June season now on sale
As we prepares to celebrate our second birthday in June, having welcomed over 45,000 people to its screenings in the last year, another great programme of films has been announced for the anniversary month ahead. The season features the best of big new releases including Mr Holmes, with Ian McKellen as the aging detective, while the cinema’s Under The Radar series continues to present brilliant new independent films from around the world, including the gripping drama Clouds of Sils Maria and Joshua Oppenheimer’s powerful documentary about Indonesian genocide, The Look of Silence. A fascinating programme of music documentaries includes a special preview of Amy, telling the incredible story of Amy Winehouse.
The second anniversary of our opening is marked by the EFFIE Award ceremony followed by an exclusive pre-release screening of Western thriller Slow West. Once again the public will have the opportunity to vote for their favourite films shown at the cinema during the course of the year, and the results will be revealed in a special ceremony on Saturday 20 June at 2pm, followed by the preview of Slow West, starring Michael Fassbender as a laconic gunslinger. Tickets are limited so early booking is recommended.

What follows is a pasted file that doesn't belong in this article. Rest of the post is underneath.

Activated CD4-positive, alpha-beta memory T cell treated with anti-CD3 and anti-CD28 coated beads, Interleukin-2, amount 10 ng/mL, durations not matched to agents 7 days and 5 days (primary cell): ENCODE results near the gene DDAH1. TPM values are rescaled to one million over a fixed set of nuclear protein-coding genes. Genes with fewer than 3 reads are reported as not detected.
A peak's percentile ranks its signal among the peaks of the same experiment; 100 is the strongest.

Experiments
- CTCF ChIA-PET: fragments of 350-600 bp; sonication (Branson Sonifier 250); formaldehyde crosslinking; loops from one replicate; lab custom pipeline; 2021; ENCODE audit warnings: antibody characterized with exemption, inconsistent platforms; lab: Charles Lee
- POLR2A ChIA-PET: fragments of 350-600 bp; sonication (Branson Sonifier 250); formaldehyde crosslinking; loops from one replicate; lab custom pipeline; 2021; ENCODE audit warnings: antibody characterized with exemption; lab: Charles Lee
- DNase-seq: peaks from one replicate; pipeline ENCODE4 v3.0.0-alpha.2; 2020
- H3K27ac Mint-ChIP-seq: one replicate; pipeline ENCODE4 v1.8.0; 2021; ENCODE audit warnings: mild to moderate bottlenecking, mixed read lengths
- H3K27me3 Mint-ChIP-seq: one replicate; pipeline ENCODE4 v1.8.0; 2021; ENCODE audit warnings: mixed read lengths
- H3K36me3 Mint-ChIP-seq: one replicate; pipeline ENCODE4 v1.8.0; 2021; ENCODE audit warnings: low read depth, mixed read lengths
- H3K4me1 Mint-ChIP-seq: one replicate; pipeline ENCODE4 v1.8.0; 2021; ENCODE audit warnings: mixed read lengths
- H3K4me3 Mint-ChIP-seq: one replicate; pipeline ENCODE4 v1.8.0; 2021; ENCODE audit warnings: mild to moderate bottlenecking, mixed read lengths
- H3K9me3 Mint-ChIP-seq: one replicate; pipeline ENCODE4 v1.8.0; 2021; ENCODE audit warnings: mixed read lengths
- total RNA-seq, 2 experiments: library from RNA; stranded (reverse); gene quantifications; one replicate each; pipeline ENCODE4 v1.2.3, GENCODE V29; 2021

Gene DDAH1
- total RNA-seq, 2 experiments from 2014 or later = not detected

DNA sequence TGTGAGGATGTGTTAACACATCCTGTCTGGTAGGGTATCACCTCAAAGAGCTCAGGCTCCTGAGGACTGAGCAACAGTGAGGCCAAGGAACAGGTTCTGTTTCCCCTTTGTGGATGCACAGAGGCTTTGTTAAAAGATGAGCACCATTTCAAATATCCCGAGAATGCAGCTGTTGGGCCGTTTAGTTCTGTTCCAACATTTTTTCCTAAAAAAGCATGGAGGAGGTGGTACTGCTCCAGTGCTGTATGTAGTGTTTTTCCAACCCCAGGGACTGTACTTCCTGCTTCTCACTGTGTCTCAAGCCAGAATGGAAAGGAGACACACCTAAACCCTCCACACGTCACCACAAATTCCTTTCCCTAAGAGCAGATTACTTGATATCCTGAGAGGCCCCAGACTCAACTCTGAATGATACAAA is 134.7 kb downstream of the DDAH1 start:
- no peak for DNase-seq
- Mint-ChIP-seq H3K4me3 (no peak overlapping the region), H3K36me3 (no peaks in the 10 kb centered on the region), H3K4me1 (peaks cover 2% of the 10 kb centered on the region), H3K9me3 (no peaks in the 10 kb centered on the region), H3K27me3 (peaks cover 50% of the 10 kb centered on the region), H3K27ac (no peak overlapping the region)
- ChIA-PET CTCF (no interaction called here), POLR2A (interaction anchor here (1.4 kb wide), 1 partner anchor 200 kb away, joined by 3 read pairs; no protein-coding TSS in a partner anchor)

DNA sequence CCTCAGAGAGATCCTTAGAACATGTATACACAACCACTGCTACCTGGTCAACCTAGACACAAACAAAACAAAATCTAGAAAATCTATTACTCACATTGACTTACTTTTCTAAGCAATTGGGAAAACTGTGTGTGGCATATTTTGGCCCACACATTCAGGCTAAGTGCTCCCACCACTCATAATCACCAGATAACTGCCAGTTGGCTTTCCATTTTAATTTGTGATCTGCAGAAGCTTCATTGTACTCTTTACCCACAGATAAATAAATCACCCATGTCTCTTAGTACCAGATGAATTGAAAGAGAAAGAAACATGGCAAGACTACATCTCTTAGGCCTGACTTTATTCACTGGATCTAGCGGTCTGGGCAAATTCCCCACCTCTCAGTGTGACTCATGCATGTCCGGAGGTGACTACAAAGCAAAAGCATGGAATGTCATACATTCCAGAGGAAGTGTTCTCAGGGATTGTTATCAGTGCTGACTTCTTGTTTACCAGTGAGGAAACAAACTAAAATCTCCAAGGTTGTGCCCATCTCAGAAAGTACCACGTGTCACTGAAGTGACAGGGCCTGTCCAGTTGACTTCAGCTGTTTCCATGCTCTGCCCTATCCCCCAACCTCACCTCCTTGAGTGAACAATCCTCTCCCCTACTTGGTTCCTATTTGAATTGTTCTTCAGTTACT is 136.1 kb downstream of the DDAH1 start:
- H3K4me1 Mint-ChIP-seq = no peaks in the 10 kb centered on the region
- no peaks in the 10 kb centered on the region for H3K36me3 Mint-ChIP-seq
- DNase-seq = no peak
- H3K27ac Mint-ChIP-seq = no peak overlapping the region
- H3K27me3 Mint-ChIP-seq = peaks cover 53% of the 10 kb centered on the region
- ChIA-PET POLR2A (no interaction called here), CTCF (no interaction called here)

Among the pick of the latest big releases coming in June is Mr Holmes, starring Academy Award nominee Ian McKellen in a new twist on the Sherlock Holmes story set in 1947, which sees the sleuth revisit the unsolved case that forced him out of retirement. Queen and Country, featuring David Thewlis and Richard E Grant, is John Boorman’s hilarious follow-up to his 1987 autobiographical Oscar-nominated comedy Hope and Glory, set ten years later as Bill Rohan is drafted into the army to train for the Korean war. Sci-fi adventure Avengers: Age of Ultron sees the team of superheroes (including Robert Downey Jr, Scarlett Johansson and Chris Evans) reassemble when an experiment in artificial intelligence threatens to destroy the Earth. With a cast including Harrison Ford and Ellen Burstyn, The Age of Adaline tells the tale of a woman born in the 1890s who stops ageing after a tragic accident. In an exciting event, the National Theatre’s film adaptation of their ground-breaking stage production London Road, about a series of murders of women in Ipswich, gets a premiere screening. Starring Tom Hardy, Olivia Colman and Anita Dobson, the film is followed by a live satellite Q&A with key cast and crew.